• A structure is provided comprising a metallic holding layer having a first side and an array of semiconductor nanowires. A portion of each semiconductor nanowire is embedded in the metallic holding layer on the first side. The embedded nanowires do not penetrate through the metallic holding layer. The metallic holding layer makes electrical contact to the semiconductor nanowires.
  • The metallic holding layer may comprise, for example, nickel or copper. The semiconductor nanowires may comprise, for example, silicon. The structure provided may be separate from a bulk semiconductor or may be integral with it. An oxide layer may surround a portion of or the totality of some or all semiconductor nanowires in the array that forms part of the structure.
  • The metallic holding layer may be suitable for forming an external electrical contact to the structure. The structure may be suitable for the intercalation of lithium ions from an electrolyte. The density of the array of nanowires may be, for example, at least about 15 nanowires/μm2, area being measured in a plane perpendicular to a long axis of the semiconductor nanowires.
  • The portion of each semiconductor nanowire embedded in the metallic holding layer may be on average no more than about 5% or 10% or 20% or 30% of the length of the semiconductor nanowire. The angle between each semiconductor nanowire and the metallic holding layer may be on average no more than about 5 degrees or 10 degrees or 20 degrees or 30 degrees from perpendicular.
  • In an embodiment, there is further provided a method of forming a structure comprising semiconductor nanowires embedded in a metallic holding layer. The method comprises: (a) starting with a semiconductor substrate having a plurality of nanowires disposed approximately perpendicular to a surface of that substrate, (b) depositing a metallic conductor upon the surface of the semiconductor substrate on which nanowires are disposed, in such a manner that the metal does not contact the base of the nanowires, (c) removing from the semiconductor substrate a portion or all of the deposited metallic conductor and the nanowires.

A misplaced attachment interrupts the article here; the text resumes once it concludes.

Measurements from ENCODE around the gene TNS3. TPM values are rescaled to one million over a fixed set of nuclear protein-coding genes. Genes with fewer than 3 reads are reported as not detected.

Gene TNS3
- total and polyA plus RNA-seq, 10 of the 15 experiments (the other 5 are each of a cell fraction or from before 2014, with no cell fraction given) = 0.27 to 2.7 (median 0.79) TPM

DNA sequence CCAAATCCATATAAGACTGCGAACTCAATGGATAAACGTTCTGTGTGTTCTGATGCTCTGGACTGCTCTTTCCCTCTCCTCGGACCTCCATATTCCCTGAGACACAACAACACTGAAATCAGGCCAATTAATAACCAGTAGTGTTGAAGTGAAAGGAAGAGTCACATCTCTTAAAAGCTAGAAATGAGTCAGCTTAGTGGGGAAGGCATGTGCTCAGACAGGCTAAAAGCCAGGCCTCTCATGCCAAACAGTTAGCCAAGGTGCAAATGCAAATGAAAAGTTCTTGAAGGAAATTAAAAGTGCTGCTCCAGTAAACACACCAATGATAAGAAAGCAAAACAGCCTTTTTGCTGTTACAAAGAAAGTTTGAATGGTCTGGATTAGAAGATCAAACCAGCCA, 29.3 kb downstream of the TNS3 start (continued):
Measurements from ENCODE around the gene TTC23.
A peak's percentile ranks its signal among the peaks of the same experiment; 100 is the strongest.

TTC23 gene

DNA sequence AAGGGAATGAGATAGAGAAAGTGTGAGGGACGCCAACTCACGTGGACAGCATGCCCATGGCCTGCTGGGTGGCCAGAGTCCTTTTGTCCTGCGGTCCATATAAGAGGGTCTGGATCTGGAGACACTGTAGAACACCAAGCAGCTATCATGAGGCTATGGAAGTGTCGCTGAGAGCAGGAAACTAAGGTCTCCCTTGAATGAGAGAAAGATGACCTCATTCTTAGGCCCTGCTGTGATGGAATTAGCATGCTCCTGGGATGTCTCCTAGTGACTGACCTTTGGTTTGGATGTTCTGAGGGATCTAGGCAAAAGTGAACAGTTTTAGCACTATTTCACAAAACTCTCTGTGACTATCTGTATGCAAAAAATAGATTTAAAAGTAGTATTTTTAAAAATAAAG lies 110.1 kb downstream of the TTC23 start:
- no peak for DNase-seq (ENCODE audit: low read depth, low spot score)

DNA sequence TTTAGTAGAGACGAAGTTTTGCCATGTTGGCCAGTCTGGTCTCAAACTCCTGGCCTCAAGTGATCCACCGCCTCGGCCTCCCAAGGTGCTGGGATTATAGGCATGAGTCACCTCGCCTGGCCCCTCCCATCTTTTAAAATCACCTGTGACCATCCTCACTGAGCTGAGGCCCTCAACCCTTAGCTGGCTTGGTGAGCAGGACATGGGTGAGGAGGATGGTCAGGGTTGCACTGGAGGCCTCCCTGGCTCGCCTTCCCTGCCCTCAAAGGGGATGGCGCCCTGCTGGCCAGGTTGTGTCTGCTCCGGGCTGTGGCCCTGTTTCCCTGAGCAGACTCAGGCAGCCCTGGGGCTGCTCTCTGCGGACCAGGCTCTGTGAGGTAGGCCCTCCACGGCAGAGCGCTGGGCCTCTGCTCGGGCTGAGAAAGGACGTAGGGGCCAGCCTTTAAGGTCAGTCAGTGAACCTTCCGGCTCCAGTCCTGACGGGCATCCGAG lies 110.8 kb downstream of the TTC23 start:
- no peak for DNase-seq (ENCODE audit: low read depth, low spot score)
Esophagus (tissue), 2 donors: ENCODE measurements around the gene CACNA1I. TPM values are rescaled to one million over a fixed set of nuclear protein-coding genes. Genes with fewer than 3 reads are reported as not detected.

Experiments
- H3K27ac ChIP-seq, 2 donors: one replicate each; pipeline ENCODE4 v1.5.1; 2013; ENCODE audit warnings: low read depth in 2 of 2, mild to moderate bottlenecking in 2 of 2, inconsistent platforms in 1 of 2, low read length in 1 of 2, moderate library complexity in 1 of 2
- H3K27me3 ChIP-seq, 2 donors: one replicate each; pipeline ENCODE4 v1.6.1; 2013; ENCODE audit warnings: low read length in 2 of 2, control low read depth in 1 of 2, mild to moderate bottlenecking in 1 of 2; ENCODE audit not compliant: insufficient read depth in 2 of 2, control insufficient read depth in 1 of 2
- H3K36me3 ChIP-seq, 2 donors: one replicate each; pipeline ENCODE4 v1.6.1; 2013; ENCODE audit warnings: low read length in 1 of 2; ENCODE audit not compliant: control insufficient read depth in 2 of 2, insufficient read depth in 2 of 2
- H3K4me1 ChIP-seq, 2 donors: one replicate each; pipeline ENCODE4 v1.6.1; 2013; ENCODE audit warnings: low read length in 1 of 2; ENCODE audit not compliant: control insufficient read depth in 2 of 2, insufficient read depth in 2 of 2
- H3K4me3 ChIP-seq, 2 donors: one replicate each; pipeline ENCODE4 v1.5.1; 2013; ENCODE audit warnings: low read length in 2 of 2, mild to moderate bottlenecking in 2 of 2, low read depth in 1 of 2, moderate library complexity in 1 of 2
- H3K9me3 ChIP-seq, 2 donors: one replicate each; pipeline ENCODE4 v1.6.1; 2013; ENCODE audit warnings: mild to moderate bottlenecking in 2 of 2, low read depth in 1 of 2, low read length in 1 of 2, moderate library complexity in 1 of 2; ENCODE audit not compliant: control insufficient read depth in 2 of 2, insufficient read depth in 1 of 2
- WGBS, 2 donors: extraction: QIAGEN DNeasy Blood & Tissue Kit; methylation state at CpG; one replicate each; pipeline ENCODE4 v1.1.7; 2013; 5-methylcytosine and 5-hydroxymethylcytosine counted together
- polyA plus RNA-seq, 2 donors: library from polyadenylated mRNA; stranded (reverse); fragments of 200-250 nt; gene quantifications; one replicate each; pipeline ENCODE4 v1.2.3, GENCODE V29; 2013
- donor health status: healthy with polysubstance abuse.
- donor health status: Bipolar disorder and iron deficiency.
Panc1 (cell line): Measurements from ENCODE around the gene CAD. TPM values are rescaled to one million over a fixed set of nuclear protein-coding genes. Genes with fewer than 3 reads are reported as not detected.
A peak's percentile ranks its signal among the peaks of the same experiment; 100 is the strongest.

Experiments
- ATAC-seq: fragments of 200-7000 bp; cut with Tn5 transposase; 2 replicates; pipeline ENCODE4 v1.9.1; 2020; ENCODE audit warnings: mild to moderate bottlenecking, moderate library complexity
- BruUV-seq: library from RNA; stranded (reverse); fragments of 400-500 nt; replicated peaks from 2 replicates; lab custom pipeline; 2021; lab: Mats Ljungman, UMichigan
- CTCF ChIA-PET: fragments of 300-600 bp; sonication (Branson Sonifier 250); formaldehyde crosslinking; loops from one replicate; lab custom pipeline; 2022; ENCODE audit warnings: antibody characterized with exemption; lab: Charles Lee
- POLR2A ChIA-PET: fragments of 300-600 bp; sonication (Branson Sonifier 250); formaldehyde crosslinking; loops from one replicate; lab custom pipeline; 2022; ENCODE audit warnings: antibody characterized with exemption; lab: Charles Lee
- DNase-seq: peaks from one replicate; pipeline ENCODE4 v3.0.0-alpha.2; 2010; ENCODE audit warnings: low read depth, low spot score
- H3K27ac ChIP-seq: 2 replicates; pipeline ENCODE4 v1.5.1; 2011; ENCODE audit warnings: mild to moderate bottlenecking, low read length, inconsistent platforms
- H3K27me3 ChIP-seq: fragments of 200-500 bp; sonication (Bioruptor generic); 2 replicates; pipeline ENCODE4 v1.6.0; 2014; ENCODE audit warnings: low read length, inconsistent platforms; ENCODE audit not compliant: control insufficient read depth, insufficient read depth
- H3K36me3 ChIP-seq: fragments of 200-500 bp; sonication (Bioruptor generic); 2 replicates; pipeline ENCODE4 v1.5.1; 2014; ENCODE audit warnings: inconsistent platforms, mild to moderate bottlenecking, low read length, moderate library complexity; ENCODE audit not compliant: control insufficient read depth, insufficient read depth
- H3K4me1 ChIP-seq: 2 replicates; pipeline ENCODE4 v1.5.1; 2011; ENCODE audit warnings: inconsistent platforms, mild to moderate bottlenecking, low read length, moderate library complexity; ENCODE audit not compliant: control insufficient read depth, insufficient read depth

• In the method just set out, the starting semiconductor substrate may be produced by etching a semiconductor wafer. The metallic conductor may be deposited by means of electroplating. The metallic conductor may comprise, for example, nickel or copper. Where the metallic conductor comprises nickel, the depositing step may comprise placing the semiconductor substrate on which nanowires are disposed in a nickel sulfamate solution.
  • Step (c) of removing may comprise detaching the deposited metallic conductor and nanowires by inserting a sharp edge between the deposited metallic conductor and the non-nanowire portion of the semiconductor substrate. The semiconductor substrate may comprise silicon.
  • The method may further comprise a step (d) of etching nanowires in the semiconductor substrate after step (c). The steps (b) and (c) may be repeated after nanowires are etched in the semiconductor substrate in step (d), so as to produce a second structure comprising deposited metallic conductor and nanowires.
  • The metallic conductor which is deposited may be at least about 3 or 5 or 20 μm from the base of the nanowires.
  • In an embodiment, there is provided a material used to produce a lithium ion battery electrode. The material comprises a plurality of silicon nanowires held by a metal-comprising holding layer. A portion of each silicon nanowire is surrounded by the holding layer. The silicon nanowires are not adjacent to or connected to bulk silicon.
  • The holding layer may make electrical contact to the silicon nanowires. The holding layer may be suitable for electrical contact to a terminal of the lithium ion battery. The material may comprise a backing contact layer which makes electrical contact to the silicon nanowires via the holding layer. The material may be capable of accepting, for example, 1300 mA-h per gram from a lithium ion battery electrolyte for 100 or 500 charge-discharge cycles.